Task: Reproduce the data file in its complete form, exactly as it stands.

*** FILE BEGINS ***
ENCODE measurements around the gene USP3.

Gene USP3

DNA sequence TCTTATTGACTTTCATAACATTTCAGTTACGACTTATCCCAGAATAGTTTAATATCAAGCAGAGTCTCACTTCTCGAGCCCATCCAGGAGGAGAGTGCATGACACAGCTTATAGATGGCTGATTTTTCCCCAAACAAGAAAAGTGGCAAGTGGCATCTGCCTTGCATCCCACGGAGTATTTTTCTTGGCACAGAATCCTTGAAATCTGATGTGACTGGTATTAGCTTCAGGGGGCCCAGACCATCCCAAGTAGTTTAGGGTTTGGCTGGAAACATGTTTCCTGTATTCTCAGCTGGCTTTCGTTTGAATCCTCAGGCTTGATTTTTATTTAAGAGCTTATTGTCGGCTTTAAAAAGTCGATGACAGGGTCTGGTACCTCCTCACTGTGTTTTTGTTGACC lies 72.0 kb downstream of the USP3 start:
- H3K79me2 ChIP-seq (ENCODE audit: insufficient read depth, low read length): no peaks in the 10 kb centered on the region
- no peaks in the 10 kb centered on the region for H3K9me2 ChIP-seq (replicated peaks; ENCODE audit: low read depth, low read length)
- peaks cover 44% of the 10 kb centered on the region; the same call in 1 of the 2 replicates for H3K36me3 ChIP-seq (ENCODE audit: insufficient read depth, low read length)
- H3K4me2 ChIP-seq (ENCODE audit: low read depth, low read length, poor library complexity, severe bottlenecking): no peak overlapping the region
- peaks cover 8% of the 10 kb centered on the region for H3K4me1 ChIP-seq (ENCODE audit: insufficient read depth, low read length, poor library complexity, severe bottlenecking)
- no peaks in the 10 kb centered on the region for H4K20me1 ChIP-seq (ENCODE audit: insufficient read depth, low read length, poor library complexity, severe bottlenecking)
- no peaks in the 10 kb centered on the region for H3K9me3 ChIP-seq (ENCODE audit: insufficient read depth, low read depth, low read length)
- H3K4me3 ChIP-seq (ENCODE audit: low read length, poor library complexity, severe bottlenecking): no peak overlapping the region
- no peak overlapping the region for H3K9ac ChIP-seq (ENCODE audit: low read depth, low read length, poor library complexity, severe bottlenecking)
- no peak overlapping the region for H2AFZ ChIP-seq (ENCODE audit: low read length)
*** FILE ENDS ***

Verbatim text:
ENCODE measurements around the gene USP3.

Gene USP3

DNA sequence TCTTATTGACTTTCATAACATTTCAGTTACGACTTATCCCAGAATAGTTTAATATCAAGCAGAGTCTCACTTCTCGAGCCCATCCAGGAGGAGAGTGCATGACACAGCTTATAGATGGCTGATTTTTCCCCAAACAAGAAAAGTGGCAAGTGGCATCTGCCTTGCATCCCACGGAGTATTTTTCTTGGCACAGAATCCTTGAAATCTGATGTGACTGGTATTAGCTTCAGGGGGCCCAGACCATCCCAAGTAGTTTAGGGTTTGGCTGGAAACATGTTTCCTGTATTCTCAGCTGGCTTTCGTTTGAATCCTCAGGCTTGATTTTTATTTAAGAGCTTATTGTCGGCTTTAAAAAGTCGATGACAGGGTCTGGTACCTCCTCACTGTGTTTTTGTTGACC lies 72.0 kb downstream of the USP3 start:
- H3K79me2 ChIP-seq (ENCODE audit: insufficient read depth, low read length): no peaks in the 10 kb centered on the region
- no peaks in the 10 kb centered on the region for H3K9me2 ChIP-seq (replicated peaks; ENCODE audit: low read depth, low read length)
- peaks cover 44% of the 10 kb centered on the region; the same call in 1 of the 2 replicates for H3K36me3 ChIP-seq (ENCODE audit: insufficient read depth, low read length)
- H3K4me2 ChIP-seq (ENCODE audit: low read depth, low read length, poor library complexity, severe bottlenecking): no peak overlapping the region
- peaks cover 8% of the 10 kb centered on the region for H3K4me1 ChIP-seq (ENCODE audit: insufficient read depth, low read length, poor library complexity, severe bottlenecking)
- no peaks in the 10 kb centered on the region for H4K20me1 ChIP-seq (ENCODE audit: insufficient read depth, low read length, poor library complexity, severe bottlenecking)
- no peaks in the 10 kb centered on the region for H3K9me3 ChIP-seq (ENCODE audit: insufficient read depth, low read depth, low read length)
- H3K4me3 ChIP-seq (ENCODE audit: low read length, poor library complexity, severe bottlenecking): no peak overlapping the region
- no peak overlapping the region for H3K9ac ChIP-seq (ENCODE audit: low read depth, low read length, poor library complexity, severe bottlenecking)
- no peak overlapping the region for H2AFZ ChIP-seq (ENCODE audit: low read length)